It probably means that you are in pretty big trouble.
Over the last 25 years, I’ve been brought into an extensive number of Fortune 1000 leadership meetings at a senior level in order to speak about future trends an innovation – simply take a look at my client list to get a sense of who I work with. With this, I’ve seen many top-notch CEO’s who know that their organization needs to change – and fast. Often, I will be on the phone with them in advance of the event in order to understand their perspective on the challenges that are in front of them in the era of acceleration.
And on the other hand, I’ve seen situations involving the utmost of CEO hubris – a belief that the industry they are in, the business model they are structured for, and the customer behaviour they are aligned to, won’t be subjected to any sort of dramatic change. Which is, to put it mildly, foolish and dangerous!
Just about a year ago, I was in to talk to the senior leadership team of a major global company that I will leave nameless. There was a belief, expressed during a number of conference calls with various VP’s, that the organization needed to align itself for the challenges it might face in the era of Amazon business model disruption. The company is in essence, a distributor – a middleman between various manufacturers and the end customers. Amazon could step into and carve out some of the business; this is such a potential threat that numerous organizations engage me for my keynote on the challenge: Disrupting Amazon : Accelerating Strategies for Success in the Era of Industry Transformation.
And indeed, that was the topic for which I was booked!
Moments before I went on stage, the CEO spoke, immediately dismissing the idea that Amazon or other ‘upstarts’ might ever be a threat. Let’s just say it made for an interesting, if awkward, keynote. The folks who had booked me to come in with palpable with their discomfort.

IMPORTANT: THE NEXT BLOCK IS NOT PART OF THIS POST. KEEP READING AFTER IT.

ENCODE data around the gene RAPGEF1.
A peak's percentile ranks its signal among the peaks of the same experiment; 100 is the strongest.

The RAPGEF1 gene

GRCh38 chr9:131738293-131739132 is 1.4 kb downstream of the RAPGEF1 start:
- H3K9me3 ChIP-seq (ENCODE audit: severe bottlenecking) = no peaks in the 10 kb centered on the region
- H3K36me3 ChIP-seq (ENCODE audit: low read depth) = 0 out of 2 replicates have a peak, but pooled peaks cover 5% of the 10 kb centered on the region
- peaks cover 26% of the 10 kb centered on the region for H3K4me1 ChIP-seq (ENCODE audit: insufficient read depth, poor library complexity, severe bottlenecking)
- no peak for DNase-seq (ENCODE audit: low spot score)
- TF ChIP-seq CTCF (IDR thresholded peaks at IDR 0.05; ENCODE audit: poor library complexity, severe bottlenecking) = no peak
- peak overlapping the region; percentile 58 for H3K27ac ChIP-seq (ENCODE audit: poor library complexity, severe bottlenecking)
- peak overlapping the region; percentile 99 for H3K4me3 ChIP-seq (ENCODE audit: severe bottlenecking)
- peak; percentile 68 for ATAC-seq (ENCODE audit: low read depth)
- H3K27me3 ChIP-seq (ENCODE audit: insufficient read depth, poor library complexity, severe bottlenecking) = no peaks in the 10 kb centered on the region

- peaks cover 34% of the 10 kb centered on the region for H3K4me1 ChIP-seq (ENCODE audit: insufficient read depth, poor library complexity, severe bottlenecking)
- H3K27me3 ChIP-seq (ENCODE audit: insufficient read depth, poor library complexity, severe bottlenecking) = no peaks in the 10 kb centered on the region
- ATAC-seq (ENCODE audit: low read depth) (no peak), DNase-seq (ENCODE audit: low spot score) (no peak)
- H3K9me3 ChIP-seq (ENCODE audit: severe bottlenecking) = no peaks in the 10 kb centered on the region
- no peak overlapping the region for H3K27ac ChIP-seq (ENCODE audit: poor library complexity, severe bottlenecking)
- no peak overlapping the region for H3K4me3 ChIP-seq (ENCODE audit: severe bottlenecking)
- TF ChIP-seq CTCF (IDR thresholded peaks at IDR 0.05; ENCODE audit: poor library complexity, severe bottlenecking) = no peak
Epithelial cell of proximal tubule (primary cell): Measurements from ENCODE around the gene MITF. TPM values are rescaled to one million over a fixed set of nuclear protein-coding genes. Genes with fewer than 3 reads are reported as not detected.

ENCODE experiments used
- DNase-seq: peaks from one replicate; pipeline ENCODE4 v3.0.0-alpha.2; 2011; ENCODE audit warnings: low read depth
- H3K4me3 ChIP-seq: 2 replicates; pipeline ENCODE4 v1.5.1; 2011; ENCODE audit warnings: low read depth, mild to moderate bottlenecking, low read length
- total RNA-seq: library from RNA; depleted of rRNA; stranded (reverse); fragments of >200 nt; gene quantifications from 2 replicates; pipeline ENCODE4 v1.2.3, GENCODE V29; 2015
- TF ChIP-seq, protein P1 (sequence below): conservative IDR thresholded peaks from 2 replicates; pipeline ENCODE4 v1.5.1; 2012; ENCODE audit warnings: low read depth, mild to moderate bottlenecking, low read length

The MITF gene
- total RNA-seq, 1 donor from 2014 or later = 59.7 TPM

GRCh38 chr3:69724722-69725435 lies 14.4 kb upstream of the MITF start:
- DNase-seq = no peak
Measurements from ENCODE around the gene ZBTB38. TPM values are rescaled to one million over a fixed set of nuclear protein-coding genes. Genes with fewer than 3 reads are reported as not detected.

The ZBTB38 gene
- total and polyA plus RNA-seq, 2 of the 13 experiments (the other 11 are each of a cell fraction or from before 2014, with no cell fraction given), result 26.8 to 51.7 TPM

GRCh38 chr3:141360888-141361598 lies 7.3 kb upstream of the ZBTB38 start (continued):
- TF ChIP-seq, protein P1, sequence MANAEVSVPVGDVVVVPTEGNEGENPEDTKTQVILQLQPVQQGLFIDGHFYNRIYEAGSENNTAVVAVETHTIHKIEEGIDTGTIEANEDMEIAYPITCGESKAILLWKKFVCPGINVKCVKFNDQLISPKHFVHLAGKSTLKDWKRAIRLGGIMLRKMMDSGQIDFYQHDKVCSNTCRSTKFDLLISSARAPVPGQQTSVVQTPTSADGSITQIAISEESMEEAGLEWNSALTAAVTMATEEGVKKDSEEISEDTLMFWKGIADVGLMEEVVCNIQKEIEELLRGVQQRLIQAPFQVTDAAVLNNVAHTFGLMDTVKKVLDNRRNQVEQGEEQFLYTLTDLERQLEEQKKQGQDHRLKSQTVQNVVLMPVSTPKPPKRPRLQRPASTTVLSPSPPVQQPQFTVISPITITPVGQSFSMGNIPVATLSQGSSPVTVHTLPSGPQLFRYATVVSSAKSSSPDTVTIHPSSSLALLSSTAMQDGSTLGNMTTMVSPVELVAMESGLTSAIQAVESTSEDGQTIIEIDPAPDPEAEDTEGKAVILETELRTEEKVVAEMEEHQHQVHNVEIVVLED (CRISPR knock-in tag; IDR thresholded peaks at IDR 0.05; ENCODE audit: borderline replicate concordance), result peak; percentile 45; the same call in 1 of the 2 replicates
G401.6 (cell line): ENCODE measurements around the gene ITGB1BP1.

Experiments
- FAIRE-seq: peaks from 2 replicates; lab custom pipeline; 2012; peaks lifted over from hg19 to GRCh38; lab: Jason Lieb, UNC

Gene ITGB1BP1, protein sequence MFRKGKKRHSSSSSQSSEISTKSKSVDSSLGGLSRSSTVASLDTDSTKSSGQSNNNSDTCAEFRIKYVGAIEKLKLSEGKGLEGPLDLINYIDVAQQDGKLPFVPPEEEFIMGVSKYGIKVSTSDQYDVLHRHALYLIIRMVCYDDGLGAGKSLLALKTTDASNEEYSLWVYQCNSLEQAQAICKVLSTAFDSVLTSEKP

I fully expect that as I watch this organizations from afar over the next 5 to 10 years – if not sooner — I will see Amazon and other new competitors begin to chip away at their business; I will witness scores of senior executives leave; I’ll see turmoil and havoc. And at some point, I’ll see the CEO depart the organization, mostly likely forced out by a Board that realizes far too late that hubris has no place in the world of fast-business today.
How does such hubris come about? Sadly, it’s easy.
- denial: a belief that things won’t change!
- avoidance of the issue : it’s easier to put off the potential threat than it is to make the tough structural moves to deal with the challenge
- aggressive indecision: a culture that sets up the top leadership team with a form of organizational sclerosis that holds them back from making difficult decisions
- the infallibility excuse: many senior executives believe that their business model, product line, or just about everything else won’t be at risk.
- the “I’m too smart” issue: simply put, the CEO knows better than anyone else!
- age and seniority: I always hate to drag up this issue, but I often find that a 65 year old CEO who encountered technology in the era of COBOL and punch cards simply isn’t equipped to deal with todays’ world of AI, IOT and disruptive change
It’s an extreme case where CEO hubris unfolds on stage – it’s only happened 2 or 3 times throughout my career.
Yet, I’ll often see this dread disease in action when I get an inquiry for an event. I’m often contacted by senior executives of global organizations who call to inquire about bringing me in for a critical senior leadership meeting. They’ve express to me that they need to deal with business model disruption; the impact of technology on their industry; the rapid emergence of new competitors; or other countless challenging issues; all the usual issues.
And then it goes to the CEO for approval, and word comes down — “it’s not the right time to do this.” To me, that is often a sign of arrogance, hubris, overconfidenceC
Hubris is deadly. To which I respond: Blockbuster. Radio Shack. Sears.